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Movie Review: Indiana Jones and the Dial of Destiny (2023) *No Spoilers*

Indiana Jones and the Dial of Destiny Onesheet.
I'm probably one of the last people who actually wanted to see Indiana Jones and the Dial of Destiny in a cinema to see the film. 

I didn't make it to the cinema when the film was released because the reviews were average and my local theater closed down, making it more of a trip just to go see a movie.

I figured I could wait for it to come to Disney+ as one of the two streaming services I stay subscribed to (Amazon Prime is the other to save you wondering).

Having now seen the movie I can see why it didn't really set the box office on fire. Sure there was some rumbling undercurrent of Indy's gone 'woke' with the inclusion of his god daughter, Helena (Phoebe Waller-Bridge), but her character is really no different from other female supporting characters from previous films.

She's strong, capable, but not without reasonable cause or back story. She's not just capable because she's Indy's god daughter. To be honest, it wouldn't have bothered me if that was the only reason.

That aside, unlike the previous film, there wasn't really anything you could say stood out as being outstanding or totally awful. It was just okay with a little bit too much of we've seen all this before in previous films, minus the race to find the thing that everybody wants.

The film starts during World War II with Indy already finding the the titular Dial of Destiny, even though he was actually trying to reclaim another artefact, in his role of 'it belongs in a museum' repo-man (as opposed to world famous archeologist).

Fast forward around 25 years to man first landing on the moon, and suddenly everyone is once again interested in the Dial of Destiny... a crazy game of keep it off, and find the thing that makes it work ensues.

There in lies some of the problem with the movie. It's more a game of each person trying to obtain the dial from whoever has it for their own purposes than it is Indy doing anything much in the way of solving a puzzle, to find the thing, so that he can keep the thing out of the hands of the people who would use it for bad things.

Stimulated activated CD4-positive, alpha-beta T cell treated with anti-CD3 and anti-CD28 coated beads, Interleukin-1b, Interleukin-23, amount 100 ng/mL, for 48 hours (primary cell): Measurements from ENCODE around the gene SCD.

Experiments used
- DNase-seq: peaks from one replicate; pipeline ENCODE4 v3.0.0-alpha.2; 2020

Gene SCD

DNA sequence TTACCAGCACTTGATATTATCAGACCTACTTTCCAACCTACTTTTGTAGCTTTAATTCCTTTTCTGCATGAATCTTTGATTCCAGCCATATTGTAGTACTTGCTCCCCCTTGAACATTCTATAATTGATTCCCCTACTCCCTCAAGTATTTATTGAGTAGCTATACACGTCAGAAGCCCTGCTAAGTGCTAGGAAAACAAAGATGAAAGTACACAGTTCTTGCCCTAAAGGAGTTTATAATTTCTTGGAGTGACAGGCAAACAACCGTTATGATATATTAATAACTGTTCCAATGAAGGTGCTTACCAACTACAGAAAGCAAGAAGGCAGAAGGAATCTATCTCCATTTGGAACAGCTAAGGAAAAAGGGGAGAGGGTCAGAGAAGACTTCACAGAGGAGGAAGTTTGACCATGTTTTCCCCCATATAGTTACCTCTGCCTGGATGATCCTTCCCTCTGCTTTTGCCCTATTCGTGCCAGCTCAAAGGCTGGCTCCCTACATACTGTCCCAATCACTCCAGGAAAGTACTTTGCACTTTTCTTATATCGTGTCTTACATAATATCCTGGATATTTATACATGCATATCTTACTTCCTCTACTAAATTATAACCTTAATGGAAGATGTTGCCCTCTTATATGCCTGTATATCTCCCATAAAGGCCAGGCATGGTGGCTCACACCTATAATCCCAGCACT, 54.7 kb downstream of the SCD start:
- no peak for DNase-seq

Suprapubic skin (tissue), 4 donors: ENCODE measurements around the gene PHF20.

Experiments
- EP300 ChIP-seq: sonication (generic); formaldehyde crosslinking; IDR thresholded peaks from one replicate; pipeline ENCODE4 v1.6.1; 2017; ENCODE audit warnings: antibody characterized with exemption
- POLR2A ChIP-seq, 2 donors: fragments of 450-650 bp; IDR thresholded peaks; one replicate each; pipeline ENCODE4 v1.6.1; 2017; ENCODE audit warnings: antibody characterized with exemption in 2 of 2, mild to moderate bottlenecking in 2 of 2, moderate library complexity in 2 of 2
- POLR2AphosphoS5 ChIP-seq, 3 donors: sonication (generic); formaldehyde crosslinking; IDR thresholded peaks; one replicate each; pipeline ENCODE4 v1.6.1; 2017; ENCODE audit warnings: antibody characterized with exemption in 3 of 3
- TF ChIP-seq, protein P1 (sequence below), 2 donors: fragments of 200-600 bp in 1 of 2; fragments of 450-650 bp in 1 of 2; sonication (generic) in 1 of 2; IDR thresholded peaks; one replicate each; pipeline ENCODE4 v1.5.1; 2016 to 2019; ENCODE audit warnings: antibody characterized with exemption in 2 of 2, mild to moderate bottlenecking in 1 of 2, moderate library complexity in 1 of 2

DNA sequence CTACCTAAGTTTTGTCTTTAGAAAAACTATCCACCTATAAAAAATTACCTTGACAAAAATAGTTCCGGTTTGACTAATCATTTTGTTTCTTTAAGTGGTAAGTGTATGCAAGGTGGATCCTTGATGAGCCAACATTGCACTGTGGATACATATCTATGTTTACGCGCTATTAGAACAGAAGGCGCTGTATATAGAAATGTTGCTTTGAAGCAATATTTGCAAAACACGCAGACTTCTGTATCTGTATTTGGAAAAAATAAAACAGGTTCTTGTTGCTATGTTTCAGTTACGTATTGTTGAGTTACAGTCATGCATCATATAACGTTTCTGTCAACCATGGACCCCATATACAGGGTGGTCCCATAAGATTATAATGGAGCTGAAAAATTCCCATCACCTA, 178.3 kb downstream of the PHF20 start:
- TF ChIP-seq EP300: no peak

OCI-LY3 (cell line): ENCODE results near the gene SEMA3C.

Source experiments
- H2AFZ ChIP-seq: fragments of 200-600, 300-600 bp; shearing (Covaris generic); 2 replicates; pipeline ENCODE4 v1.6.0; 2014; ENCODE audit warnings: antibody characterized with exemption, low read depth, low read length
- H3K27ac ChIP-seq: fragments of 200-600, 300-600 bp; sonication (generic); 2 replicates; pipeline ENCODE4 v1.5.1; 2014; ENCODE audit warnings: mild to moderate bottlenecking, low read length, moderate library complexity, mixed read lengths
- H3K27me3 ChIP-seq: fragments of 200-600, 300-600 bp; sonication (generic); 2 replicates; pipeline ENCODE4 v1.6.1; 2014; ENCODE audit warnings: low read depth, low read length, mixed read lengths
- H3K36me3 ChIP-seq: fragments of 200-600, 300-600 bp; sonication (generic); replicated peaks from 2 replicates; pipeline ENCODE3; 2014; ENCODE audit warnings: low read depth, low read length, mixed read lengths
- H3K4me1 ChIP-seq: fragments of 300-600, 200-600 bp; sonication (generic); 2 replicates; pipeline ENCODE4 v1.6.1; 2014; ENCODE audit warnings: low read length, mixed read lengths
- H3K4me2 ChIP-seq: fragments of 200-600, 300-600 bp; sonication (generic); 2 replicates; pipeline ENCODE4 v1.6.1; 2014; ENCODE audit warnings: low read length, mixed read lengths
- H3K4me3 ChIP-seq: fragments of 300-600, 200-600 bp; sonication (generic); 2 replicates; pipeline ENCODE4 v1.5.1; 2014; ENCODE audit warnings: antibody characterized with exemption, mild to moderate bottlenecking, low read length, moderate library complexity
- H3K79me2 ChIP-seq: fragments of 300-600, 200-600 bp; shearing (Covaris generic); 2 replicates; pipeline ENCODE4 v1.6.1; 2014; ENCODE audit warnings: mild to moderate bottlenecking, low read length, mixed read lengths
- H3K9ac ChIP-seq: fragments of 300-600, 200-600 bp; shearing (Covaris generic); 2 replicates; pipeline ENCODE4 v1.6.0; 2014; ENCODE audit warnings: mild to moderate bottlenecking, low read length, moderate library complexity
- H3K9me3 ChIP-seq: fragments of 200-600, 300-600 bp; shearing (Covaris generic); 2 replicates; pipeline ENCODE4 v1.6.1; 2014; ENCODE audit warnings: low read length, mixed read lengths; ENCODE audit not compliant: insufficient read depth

Beyond that the action sequences are pretty solid. Nothing comes across as too cartoony or unlikely in the way it did in Indiana Jones and the Kingdom of the Crystal Skull. It's just that none of it is particularly memorable because, if you like action/adventure films, you've seen similar scenes before, even in previous Indiana Jones films.

Even the ending is so underwhelming the movie has a second ending to try and tie things up. Not unlike the previous film actually, only that film's first ending was at least taking a bigger swing at being fantastical.

Overall it's a fun adventure that only redeems what was bad about the fourth movie by not being as over the top and obvious with its CGI. It doesn't bring anything particularly new or original to the series that might elevate it to a classic the way Indiana Jones and the Last Crusade did.

As much as I like Indiana Jones as a character, it's just not as interesting seeing him in his later years. 

Regardless of Harrison Ford's insistence that the character can only be played by him, I'd definitely consider rebooting the franchise, starting with a much younger Indy getting his start in archeology, and building from there.

There's plenty of untapped story between then and Temple of Doom (I guess, since that's supposed to be set before Raiders) that could make for classic Indy adventures.

Dial of Destiny is a perfectly fine installment in the franchise, it just doesn't have any iconic moments or adds much to Indiana Jones as a character. Even the Easter eggs and call backs don't really raise the roof like they should. Some of them just highlight that this franchise is in real need of a new direction with a main character that isn't reluctantly being carried along in their own adventure.

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